Beyond batch processing

In my mind, Hadoop has been associated with batch processing, but today I heard that the newest version of Hadoop not only includes a completely overhauled version of MapReduce called YARN, but it will even allow using other kinds of frameworks, such as streaming real-time analytics frameworks, to operate on the data stored in HDFS. I’ve been thinking about possible applications of stream analytics in next-generation sequencing. Surprisingly, there is already software for streaming quantification of sequences, eXpress – these guys are surely ahead of their time. The immediate use case I can think of is for the USB-stick-sized MinION nanopore sequencer, which reportedly will produce output in a real-time manner (which no sequencers do today as far as I know) so that you can start your analysis while the sequencer is still running. If the vision about “genomic observatories” to “take the planet’s biological pulse” comes true, I’m sure there will be plenty of work to do for the stream analytics clusters of the world …

This has been a rambling post that will probably need a few updates in the coming days – congratulations and thanks if you made it to the end!

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A good week for (big) data (science)

Perhaps as a subconscious compensation for my failure to attend Strata 2012 last week (I did watch some of the videos and study the downloads from the “Two Most Important Algorithms in Predictive Modeling Today” session), I devoted this week to more big-data/data-science things than usual.

Monday to Wednesday were spent at a Hadoop and NGS (Next Generation [DNA] Sequencing) data processing hackathon hosted by CSC in Espoo, Finland. All of the participants were very nice and accomplished; I’ll just single out two people for having developed high-throughput DNA sequencing related Hadoop software: Matti Niemenmaa, who is the main developer of Hadoop-BAM, a library for manipulating aligned sequence data in the cloud, and Luca Pireddu, who is the main developer of Seal, which is a nice Hadoop toolkit for sequencing data which enables running several different types of tasks in distributed fashion. Other things we looked at was the CloudBioLinux project, map/reduce sequence assembly using Contrail and CSC’s biological high-throughput data analysis platform Chipster.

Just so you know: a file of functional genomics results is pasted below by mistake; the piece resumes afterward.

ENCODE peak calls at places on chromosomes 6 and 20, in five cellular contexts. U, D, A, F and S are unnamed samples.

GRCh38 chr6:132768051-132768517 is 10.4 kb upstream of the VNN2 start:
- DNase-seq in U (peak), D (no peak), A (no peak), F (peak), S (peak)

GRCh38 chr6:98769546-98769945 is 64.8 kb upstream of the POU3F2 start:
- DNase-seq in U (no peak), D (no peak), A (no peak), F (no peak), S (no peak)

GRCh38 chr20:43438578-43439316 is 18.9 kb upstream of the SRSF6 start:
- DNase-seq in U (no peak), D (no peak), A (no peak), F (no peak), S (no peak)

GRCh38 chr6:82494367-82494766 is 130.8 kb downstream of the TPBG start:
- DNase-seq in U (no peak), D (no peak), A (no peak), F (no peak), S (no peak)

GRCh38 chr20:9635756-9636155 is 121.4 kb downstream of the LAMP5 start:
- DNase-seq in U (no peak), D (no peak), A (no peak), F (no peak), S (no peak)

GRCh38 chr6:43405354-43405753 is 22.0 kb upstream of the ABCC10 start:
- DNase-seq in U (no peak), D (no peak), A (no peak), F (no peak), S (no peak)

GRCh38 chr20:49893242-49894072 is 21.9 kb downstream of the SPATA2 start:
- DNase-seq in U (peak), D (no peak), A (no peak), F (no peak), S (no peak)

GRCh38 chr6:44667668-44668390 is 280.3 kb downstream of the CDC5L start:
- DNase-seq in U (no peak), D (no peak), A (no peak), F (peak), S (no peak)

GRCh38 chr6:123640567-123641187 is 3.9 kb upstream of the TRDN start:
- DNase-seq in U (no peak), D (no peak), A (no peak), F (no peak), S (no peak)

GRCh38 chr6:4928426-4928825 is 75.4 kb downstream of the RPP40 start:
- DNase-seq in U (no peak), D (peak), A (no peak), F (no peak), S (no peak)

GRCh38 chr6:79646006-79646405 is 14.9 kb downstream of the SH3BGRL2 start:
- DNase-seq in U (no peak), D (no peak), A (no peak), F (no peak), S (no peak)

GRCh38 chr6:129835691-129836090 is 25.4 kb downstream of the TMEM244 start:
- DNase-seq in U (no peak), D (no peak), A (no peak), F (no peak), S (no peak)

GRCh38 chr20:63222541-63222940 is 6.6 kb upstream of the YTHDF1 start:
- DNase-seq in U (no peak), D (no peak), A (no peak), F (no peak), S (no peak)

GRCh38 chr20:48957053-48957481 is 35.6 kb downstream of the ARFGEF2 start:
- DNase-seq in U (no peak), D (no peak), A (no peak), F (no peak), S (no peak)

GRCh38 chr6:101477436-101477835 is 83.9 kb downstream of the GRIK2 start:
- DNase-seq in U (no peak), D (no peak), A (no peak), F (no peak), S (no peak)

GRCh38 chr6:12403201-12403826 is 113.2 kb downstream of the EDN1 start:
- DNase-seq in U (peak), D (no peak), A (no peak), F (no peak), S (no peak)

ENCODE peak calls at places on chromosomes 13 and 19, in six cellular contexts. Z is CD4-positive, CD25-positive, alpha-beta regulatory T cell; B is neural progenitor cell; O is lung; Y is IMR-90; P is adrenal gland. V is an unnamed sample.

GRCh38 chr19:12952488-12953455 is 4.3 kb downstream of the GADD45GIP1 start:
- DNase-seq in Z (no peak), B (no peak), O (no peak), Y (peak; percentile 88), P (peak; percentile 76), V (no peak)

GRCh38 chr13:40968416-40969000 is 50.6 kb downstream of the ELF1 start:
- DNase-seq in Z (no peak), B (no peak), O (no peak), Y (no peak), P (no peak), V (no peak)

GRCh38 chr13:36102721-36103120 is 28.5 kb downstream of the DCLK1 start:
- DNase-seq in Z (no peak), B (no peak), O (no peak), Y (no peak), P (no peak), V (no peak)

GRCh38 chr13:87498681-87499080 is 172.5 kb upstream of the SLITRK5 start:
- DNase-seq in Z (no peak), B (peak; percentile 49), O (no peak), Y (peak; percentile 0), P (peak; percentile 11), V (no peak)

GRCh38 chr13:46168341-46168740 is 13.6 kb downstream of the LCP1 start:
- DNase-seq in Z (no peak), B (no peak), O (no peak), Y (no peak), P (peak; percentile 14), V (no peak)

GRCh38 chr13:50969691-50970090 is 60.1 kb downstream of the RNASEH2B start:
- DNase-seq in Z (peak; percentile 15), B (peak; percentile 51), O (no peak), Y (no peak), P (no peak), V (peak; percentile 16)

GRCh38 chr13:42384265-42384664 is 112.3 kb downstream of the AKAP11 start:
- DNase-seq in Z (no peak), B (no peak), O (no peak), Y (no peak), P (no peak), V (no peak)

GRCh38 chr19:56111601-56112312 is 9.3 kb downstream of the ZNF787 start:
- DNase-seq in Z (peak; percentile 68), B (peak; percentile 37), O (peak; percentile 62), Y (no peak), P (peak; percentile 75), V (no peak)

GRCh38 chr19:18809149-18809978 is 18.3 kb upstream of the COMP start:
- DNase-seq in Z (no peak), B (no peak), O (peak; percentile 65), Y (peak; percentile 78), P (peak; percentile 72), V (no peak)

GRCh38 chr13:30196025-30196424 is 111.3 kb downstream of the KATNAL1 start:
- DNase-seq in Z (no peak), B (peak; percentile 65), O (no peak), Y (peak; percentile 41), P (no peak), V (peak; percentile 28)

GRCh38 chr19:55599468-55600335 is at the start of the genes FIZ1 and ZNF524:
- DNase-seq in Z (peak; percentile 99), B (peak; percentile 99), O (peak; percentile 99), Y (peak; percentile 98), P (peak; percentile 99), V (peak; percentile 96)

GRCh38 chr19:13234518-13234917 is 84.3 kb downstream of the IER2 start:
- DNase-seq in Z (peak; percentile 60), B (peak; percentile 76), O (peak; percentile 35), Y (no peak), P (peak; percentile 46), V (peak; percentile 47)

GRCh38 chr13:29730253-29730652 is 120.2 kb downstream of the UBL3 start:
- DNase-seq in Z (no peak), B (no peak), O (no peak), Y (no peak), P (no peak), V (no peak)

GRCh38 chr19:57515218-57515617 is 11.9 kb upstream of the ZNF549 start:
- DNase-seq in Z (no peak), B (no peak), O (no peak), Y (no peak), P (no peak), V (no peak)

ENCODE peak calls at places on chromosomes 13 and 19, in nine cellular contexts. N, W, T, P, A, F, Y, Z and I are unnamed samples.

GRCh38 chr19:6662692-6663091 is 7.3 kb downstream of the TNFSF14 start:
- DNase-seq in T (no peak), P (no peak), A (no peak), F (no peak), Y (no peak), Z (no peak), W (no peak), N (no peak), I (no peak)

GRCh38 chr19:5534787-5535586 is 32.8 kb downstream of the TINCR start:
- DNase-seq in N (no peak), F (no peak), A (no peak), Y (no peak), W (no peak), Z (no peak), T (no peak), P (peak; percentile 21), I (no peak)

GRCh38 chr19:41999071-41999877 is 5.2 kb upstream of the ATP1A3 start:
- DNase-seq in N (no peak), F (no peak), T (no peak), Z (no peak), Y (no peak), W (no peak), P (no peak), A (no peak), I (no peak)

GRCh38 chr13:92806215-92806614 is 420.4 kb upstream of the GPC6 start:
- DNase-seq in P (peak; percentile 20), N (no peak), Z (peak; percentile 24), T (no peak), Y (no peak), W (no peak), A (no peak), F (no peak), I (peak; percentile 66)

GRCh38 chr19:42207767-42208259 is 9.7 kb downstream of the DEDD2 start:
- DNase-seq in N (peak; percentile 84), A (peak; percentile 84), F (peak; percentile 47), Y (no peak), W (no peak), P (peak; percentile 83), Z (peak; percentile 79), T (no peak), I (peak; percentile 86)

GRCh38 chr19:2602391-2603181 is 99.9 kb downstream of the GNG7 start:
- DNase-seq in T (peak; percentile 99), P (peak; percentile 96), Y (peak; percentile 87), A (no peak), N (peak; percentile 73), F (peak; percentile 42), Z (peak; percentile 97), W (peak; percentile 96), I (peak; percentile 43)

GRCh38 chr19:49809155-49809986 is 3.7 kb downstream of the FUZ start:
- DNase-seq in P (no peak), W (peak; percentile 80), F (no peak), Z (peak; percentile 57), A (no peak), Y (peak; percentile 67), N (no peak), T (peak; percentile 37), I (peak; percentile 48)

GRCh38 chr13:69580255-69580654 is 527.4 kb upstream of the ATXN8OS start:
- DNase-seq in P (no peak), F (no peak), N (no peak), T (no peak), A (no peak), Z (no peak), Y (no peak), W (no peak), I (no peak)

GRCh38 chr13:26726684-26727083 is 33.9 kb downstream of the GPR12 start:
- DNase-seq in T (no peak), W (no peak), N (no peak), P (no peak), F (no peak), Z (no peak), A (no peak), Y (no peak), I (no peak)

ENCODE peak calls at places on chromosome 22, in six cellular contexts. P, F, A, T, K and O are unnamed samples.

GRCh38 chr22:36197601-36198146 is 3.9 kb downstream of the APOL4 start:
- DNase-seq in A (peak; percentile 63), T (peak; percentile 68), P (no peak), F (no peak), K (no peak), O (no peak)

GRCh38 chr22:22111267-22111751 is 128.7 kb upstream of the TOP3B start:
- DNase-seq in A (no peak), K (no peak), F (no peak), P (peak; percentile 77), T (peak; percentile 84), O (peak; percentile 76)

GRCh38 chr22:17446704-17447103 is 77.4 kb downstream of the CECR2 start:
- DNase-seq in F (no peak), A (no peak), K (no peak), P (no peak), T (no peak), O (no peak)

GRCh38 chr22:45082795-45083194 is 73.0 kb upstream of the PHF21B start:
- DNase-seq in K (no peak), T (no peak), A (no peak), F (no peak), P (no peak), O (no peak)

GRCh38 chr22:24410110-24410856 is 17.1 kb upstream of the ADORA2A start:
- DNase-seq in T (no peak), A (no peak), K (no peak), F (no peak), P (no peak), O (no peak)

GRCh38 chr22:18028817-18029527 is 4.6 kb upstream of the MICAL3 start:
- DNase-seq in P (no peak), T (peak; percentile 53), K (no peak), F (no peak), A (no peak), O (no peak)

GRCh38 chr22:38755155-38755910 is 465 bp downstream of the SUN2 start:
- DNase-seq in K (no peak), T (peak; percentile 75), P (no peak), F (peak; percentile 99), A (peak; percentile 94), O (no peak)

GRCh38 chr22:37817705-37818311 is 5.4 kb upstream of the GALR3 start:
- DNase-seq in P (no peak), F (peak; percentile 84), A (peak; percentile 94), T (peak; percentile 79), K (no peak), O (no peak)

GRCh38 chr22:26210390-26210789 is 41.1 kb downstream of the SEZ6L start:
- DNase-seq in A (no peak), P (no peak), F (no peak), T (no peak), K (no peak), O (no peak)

On Friday, me and blog co-author Joel went to record our first episode of the upcoming Follow the Data podcast series with Fredrik Olsson and Magnus Sahlgren from Gavagai. In the podcast series, we will try to interview mainly Swedish but also other companies that we feel are big data or analytics related in an interesting way. Today I have been listening to the first edit and feel relatively happy with it, even though it is quite rough, owing to our lack of experience. I also hate to hear my own recorded voice, especially in English … I am working on one or two blog posts to summarize the highlights of the podcast (which is in English) and the following discussion in Swedish.

Over the course of the week, I’ve also worked in the evenings and on planes to finish an assignment for an academic R course I am helping out with. I decided to experiment a bit with this assignment and to base it on a Kaggle challenge. The students will download data from Kaggle and get instructions that can be regarded as a sort of “prediction contests 101”, discussing the practical details of getting your data into shape, evaluating your models, figuring out which variables are most important and so on. It’s been fun and can serve as a checklist for my self in the future.